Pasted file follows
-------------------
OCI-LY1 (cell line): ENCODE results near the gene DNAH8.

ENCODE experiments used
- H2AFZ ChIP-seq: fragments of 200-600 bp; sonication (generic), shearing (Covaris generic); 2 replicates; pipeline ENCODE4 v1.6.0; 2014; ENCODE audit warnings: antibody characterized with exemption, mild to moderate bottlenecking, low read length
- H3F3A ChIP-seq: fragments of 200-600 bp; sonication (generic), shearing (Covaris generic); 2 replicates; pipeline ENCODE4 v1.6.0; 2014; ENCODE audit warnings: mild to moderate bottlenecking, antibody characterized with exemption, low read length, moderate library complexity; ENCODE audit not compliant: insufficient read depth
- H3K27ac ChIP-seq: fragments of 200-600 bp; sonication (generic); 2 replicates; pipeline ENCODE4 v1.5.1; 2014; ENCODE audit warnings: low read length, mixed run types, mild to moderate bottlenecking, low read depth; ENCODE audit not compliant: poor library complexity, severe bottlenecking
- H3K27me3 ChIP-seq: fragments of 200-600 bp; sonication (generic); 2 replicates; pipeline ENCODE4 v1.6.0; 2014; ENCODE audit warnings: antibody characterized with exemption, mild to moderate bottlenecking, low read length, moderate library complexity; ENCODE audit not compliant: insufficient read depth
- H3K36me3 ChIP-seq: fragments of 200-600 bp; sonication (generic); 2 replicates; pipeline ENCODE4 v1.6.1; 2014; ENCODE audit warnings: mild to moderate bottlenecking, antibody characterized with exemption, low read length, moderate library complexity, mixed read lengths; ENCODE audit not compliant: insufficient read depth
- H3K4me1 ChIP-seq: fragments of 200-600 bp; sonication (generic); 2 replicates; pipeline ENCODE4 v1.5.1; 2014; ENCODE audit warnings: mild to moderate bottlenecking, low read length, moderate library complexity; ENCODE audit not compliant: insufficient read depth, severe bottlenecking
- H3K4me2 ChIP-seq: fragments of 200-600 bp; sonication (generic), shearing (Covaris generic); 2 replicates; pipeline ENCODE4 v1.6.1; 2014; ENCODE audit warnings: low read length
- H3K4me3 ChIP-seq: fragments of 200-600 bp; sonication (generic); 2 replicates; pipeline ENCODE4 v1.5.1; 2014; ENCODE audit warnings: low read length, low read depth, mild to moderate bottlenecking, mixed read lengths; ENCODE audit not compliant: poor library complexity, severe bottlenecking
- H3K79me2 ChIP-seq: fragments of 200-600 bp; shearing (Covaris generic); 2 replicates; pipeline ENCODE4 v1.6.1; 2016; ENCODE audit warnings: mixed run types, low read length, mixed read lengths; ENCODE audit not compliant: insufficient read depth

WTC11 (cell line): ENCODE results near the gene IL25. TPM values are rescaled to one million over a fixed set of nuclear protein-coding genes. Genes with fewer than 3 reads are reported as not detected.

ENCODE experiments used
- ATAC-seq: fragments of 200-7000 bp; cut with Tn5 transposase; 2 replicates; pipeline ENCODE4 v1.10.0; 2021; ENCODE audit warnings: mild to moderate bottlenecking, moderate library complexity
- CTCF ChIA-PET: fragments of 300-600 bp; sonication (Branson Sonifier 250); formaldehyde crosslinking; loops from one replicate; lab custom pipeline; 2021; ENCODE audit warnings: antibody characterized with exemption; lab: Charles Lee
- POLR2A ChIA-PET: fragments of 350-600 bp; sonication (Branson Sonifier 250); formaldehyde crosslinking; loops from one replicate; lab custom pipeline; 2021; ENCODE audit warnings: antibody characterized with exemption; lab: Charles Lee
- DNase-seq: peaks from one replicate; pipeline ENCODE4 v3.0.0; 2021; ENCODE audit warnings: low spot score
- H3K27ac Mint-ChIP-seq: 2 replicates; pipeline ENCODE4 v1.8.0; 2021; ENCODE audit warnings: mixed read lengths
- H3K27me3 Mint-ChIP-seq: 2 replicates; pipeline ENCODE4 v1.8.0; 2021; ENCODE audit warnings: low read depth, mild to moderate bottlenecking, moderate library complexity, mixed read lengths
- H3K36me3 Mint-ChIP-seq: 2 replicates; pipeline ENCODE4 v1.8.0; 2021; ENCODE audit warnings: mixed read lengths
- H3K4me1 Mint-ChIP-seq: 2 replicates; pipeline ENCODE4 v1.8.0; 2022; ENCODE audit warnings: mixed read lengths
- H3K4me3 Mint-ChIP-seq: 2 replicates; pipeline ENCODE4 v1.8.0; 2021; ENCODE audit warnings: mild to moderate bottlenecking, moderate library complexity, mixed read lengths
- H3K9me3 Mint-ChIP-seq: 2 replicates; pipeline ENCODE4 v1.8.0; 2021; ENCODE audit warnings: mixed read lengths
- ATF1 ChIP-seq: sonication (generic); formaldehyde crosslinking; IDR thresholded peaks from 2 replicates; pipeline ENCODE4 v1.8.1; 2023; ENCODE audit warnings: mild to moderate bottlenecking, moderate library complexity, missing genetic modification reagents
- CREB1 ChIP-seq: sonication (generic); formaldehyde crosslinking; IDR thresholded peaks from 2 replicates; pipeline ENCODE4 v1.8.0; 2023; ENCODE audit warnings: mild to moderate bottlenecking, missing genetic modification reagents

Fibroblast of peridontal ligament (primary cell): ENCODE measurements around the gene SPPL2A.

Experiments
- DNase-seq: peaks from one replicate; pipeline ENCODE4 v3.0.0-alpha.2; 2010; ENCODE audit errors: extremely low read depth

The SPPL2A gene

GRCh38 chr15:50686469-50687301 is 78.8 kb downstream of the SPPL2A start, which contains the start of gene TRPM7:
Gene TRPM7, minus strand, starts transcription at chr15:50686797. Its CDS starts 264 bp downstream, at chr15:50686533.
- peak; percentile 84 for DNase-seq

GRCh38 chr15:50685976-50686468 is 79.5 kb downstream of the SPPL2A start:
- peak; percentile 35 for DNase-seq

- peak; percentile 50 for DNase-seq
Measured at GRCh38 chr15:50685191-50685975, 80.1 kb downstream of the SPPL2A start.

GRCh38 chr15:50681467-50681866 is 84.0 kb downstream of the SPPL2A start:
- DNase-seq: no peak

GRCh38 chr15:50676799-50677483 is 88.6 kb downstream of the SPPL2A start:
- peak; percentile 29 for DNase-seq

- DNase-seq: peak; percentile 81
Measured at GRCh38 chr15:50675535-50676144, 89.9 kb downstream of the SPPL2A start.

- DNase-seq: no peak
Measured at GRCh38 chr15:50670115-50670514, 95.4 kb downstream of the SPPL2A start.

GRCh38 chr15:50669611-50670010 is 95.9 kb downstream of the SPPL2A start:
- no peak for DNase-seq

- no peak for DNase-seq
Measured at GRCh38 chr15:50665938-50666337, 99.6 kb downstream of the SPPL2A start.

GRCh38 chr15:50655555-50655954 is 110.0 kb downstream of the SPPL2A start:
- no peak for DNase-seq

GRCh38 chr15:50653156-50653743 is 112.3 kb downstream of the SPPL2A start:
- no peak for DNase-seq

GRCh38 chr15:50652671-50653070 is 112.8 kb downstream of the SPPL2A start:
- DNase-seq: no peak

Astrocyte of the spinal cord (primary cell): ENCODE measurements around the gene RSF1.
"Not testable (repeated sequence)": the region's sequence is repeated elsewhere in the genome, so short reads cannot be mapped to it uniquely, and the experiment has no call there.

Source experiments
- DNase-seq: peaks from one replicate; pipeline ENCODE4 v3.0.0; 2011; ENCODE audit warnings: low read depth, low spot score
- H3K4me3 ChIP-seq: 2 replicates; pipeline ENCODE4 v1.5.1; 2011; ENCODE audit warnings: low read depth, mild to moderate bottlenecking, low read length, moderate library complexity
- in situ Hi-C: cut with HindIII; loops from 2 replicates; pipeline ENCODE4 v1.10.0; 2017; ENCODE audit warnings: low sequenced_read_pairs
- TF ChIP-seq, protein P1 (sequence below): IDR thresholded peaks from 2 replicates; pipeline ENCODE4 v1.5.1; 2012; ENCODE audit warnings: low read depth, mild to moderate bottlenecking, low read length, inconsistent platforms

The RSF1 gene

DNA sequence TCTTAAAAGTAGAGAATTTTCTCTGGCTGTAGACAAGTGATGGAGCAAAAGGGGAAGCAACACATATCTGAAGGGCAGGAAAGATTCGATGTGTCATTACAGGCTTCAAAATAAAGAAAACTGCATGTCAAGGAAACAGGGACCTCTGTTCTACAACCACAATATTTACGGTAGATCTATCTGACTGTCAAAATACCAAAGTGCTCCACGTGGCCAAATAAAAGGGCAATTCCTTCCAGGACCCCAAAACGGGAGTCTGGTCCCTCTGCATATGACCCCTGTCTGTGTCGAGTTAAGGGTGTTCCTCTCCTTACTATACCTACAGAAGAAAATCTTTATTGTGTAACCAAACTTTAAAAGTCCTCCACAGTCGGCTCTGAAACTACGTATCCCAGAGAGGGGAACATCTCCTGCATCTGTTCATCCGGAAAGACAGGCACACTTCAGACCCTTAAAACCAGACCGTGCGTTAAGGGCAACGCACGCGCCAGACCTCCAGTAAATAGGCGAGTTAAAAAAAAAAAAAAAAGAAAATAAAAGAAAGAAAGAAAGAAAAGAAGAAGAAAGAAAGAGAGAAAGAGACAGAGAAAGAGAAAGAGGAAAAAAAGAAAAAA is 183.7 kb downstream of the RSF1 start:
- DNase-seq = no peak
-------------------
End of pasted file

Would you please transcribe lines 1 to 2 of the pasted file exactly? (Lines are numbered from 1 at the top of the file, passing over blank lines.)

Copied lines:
OCI-LY1 (cell line): ENCODE results near the gene DNAH8.

ENCODE experiments used